In Latin American hospitals, the malnutrition numbers are strikingly high; disease-related malnutrition has been reported in nearly 50% of adult patients in Argentina, Brazil, Chile, Costa Rica, Cuba, Dominican Republic, Ecuador, Mexico, Panama, Paraguay, Peru, Puerto Rico, Venezuela, and Uruguay.1–6 To address this problem, we worked as part of a feedM.E. Latin American Study Group. Together, we gathered evidence of how malnutrition incurs excessive human and financial tolls on healthcare systems in Latin America and how appropriate nutrition care can improve patients’ clinical outcomes and reduce healthcare costs.7 Despite abundant evidence, we found that hospital malnutrition is often overlooked and undertreated.1,8,9 Clinicians do not consistently follow best nutrition practices because barriers—lack of awareness, time, money, and training—stand in the way.10–12 Our study was intended as a call to action for healthcare professionals throughout Latin America, suggesting use of a simple and efficient Nutrition Care Pathway to screen all patients on admission or at initiation of care, assess their needs and provide supportive nutrition when needed, and deliver routine follow-up care with postdischarge nutrition planning, treatment, and monitoring. In an invited commentary for the Journal of Parenteral and Enteral Nutrition, Juan B. Ochoa Gautier13 noted that lack of caregiver awareness was not the only cause of hospital-acquired malnutrition. Ochoa Gautier expressed concern that the problem was also related to limited understanding of the etiology of disease-related malnutrition, as well as shortfalls in identifying and addressing other barriers to delivery of optimal nutrition care specific to each hospital. Surely most healthcare professionals in Latin America and elsewhere would agree with Ochoa Gautier that best-practice nutrition care happens in hospital and community health systems when Interdisciplinary nutrition care teams are widely available, and team members have an up-to-date understanding of malnutrition, including its etiology, diagnosis, and treatment. Nutrition screening, assessment, and treatment protocols are in place and routinely used to guide local practices. Local financial, social, and educational barriers to best-practice nutrition care are continuously identified and tirelessly addressed though quality improvement programs. We fully appreciate the best-case scenario that Ochoa Gautier is championing for nutrition care in critically ill patients. We agree that these strategies represent great standards to guide hypothesis testing and quality improvement investigations toward optimal nutrition care. However, we feel that perfect nutrition therapy is hard to pinpoint in real-life situations, so we encourage simple initiatives to tackle malnutrition as a “big-picture” problem. With the background described in our recent article, we proposed a Nutrition Care Pathway as a simple starter step to help build a hospital culture that includes attention to nutrition screening and offers prompt nutrition care when it is needed.7 People who are hospitalized often have preexisting nutrition compromise. In addition, our underlying premise is that hospitalized patients are at increased risk of malnutrition by way of disease-related inflammatory processes that elevate nutrient needs and lower appetite/intake. The sooner the disease-related nutrition gap is addressed, the more likely the patient is to recover faster and better. Major medical and nutrition societies recommend prompt nutrition intervention for patients who are hospitalized and malnourished.14,15 Our study aims to attract attention to the consequences of hospital malnutrition and to inspire incremental improvement of nutrition care. We feel these aims are especially important in Latin American countries, where high malnutrition rates persist among hospitalized patients. That said, there are no “bad” ways to address malnutrition in Latin America or anywhere else in the world. We applaud Ochoa Gautier for his commitment to research on the pathophysiology of disease-related malnutrition and for his support of improving nutrition care in hospitals.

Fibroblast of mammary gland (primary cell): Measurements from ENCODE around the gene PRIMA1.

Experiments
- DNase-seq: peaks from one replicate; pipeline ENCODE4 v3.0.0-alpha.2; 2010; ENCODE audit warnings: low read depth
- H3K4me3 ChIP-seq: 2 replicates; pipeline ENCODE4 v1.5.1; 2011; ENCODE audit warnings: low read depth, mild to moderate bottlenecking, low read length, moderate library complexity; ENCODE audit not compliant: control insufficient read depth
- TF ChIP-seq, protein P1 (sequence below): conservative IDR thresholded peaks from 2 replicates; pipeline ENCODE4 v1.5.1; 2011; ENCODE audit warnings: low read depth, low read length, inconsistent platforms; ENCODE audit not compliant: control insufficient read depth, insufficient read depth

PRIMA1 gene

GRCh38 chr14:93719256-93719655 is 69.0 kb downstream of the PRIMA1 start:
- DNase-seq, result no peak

JPEN. Journal of Parenteral and Enteral Nutrition